Handling Ungrateful Houseguests
by Gary Foreman
The Art of Hospitality
I have been reading with mixed emotions the stories of houseguests and solutions! I have a houseguest who will be in my home for three weeks and has not pitched in (unless asked) with cooking, cleaning, shopping for food and liquor, or gas for the car. How can I ask for reimbursement for a joint party we hosted without ruining the friendship?
Wow! What a friend! Dianna has come up against a problem that we all face sometime in our life. What to do with someone who's happy spending our money. Whether that person is an out-of-town guest, an officemate at work or a distant spendthrift cousin, it's often a tough situation to handle. Largely because it has to do with how we view ourselves and how we relate to money. Both issues are deeply ingrained in us and often involve very complicated emotions.
I doubt that even the best psychoanalyst could help you answer both questions in one column, so we won't try to do that. What we will try to do is to pose some questions that will help Dianna get closer to an answer.
Let's begin with how you view yourself. The first question to ask is do you generally see yourself as a giver? Or as a taker? How aggressive are you about getting what you feel belongs to you? Do you hold on to things loosely or tightly?
The second question is how do you feel about how you see yourself? Whether you're a giver or a taker or somewhere in between, are you comfortable with that picture? If you're not happy with what you see, do you feel that you want to make a change? Or is it easier to stay with existing patterns rather than try to change your future?
How Dianna views herself and how comfortable she is with that view will make a big difference in how she relates to her friend. It allows her to put the situation into a proper perspective.
The next question for Dianna to answer is how she views money in her life. For some folks, money is a cruel master. They see themselves struggling to get enough to pay for life's necessities. Money is very valuable to them and must be tightly controlled.
At the other extreme are people who view money as "fun tickets" to be used to increase life's pleasures. Money has little importance to them (unless they run out of it!).
Somewhere in the middle are people who consider money to be a tool. Like most tools, it can be used properly or improperly (with appropriate results). They see money as having value, but attempt to keep it in a proper perspective.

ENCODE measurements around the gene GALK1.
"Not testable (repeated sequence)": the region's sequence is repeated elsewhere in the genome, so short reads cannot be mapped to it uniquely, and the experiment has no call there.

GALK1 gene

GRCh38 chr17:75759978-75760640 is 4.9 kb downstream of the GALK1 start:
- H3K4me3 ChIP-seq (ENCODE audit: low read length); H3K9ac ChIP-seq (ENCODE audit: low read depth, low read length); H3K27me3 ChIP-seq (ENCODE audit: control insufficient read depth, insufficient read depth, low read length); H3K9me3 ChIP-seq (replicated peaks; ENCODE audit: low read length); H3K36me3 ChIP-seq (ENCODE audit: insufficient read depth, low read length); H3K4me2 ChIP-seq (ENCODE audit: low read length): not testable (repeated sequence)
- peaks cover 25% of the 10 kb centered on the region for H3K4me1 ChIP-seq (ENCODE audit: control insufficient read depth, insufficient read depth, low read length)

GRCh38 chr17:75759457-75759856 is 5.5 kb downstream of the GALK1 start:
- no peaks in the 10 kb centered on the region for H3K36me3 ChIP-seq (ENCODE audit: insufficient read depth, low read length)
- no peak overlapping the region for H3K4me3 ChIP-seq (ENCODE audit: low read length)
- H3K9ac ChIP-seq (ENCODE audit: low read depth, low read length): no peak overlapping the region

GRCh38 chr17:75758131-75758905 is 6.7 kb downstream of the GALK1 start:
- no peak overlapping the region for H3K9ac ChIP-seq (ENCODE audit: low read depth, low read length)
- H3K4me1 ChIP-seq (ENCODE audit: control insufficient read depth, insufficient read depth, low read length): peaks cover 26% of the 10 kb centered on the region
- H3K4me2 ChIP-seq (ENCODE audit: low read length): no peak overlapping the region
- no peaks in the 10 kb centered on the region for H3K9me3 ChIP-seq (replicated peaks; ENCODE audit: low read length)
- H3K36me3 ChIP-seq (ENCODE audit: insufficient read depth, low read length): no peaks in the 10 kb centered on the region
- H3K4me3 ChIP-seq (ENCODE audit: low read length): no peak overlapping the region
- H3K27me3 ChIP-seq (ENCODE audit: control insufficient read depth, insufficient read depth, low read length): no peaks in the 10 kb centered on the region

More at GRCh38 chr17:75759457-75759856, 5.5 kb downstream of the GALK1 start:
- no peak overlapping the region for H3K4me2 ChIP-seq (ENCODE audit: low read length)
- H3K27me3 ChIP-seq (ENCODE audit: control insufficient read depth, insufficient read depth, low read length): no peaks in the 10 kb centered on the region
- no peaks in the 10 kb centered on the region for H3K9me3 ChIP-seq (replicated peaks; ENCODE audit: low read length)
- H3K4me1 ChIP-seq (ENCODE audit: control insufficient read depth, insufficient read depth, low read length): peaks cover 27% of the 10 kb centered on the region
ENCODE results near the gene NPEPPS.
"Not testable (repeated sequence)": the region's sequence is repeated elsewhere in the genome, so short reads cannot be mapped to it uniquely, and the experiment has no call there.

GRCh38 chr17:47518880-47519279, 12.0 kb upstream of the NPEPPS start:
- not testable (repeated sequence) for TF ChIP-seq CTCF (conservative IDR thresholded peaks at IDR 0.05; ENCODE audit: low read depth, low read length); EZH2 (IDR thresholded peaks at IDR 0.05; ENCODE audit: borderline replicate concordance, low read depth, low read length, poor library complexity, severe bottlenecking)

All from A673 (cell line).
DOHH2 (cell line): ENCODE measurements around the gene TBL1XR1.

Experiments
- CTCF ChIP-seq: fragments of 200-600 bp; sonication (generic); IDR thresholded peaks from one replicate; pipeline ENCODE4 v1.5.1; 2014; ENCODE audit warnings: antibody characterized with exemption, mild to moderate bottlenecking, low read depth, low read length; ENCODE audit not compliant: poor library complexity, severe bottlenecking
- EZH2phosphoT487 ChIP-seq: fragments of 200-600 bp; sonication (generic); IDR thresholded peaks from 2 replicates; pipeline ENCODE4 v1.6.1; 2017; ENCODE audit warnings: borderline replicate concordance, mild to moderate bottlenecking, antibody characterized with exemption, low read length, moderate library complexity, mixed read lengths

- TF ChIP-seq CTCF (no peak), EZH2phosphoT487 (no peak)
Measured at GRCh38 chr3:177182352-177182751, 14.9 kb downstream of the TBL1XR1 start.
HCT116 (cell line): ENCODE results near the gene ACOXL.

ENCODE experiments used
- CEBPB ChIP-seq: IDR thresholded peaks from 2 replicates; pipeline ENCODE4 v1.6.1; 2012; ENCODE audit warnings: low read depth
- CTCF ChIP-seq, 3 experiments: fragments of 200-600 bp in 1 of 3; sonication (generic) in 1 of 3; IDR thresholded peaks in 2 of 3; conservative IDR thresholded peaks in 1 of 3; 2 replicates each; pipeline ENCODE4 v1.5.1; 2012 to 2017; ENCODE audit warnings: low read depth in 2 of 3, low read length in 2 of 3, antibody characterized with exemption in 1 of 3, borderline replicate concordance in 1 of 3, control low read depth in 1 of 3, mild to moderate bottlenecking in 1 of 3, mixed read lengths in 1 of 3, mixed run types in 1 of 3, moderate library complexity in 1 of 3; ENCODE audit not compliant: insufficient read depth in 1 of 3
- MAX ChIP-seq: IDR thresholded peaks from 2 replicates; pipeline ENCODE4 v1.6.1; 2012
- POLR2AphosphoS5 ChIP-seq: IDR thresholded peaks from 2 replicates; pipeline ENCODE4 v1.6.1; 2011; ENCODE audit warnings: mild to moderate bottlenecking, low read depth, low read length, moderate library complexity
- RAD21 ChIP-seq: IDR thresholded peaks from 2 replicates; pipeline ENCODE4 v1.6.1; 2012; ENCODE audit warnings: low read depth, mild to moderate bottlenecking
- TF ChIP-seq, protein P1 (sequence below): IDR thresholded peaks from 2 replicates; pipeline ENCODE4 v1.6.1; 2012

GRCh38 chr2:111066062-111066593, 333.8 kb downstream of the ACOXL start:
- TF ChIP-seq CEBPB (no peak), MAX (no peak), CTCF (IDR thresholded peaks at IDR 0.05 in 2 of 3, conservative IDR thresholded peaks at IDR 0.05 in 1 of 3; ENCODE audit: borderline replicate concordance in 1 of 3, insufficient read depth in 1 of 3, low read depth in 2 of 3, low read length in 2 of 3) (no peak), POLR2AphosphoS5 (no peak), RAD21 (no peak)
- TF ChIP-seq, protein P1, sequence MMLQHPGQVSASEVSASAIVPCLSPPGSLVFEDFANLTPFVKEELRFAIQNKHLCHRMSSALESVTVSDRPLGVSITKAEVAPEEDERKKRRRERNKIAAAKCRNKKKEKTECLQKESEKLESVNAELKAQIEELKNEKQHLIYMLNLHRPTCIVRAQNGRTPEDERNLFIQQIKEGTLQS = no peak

Now that Dianna has a frame of reference, she's in a better position to decide what response is consistent with the person she wants to be. Let's look at what options she has.
Dianna could do nothing. Just continue to spend extra money on her visitor and not ask for help or reimbursement. While her friend would probably be fine with this choice, Dianna might not be. After all, unless there's some other reason that we want to maintain the relationship, at some point we begin to lose respect for ourselves if we let someone take advantage of us. Of course, if there is a good reason, then Dianna can be a generous hostess and forget about the cost.
Dianna could also gently ask for some help and reimbursement. The method is really quite easy. Next time you fill up your car, make sure the visitor is in it and mention that you paid for the last tank and could she pay for this one. A similar strategy works for the groceries or even cleaning the toilets.
She probably won't get a 50/50 split of work and expenses this way. But the friend has gently been put on notice that Dianna won't be taken advantage of. Don't be surprised if she cuts her visit short. If she was merely there to take what she could, she'll leave when she realizes that's ending. It may have a sad ending, but you'll quickly find out how good a friend she really is.
If Dianna really feels put out, she could be a little more forceful about asking for help. One way to do that would be to list the expenses, making it clear when they're presented that the assumption is that the visitor would want to pay her half.
On the other hand, Dianna may look at herself and her friend and decide that being repaid really isn't that important. It could be that the relationship goes back for years and is more valuable than the money involved. Or it could be that the visitor is a family member and family harmony is the main consideration.
Dianna may decide that she needs to take actions that aren't very comfortable. If so, she shouldn't postpone taking action. That'll only make it worse. She can stay strong knowing that she arrived at the decision in a calm, intelligent manner and the end results are for her benefit.
In any case, she's made a decision with her best interest in mind. She has considered her self-worth, the friendship and money. Each has been given proper importance and her decision reflects that. Whatever choice she makes, Dianna has put herself in position to achieve the best possible outcome.
Gary Foreman is a former financial planner and purchasing manager who founded The Dollar Stretcher.com website and newsletters in 1996. He's been featured in MSN Money, Yahoo Finance, Fox Business, The Nightly Business Report, US News Money and CreditCards.com. Gary shares his philosophy of money here. You can follow Gary on Twitter or visit Gary Foreman on Google+. Gary is also available for audio, video or print interviews. For more info see his media page.
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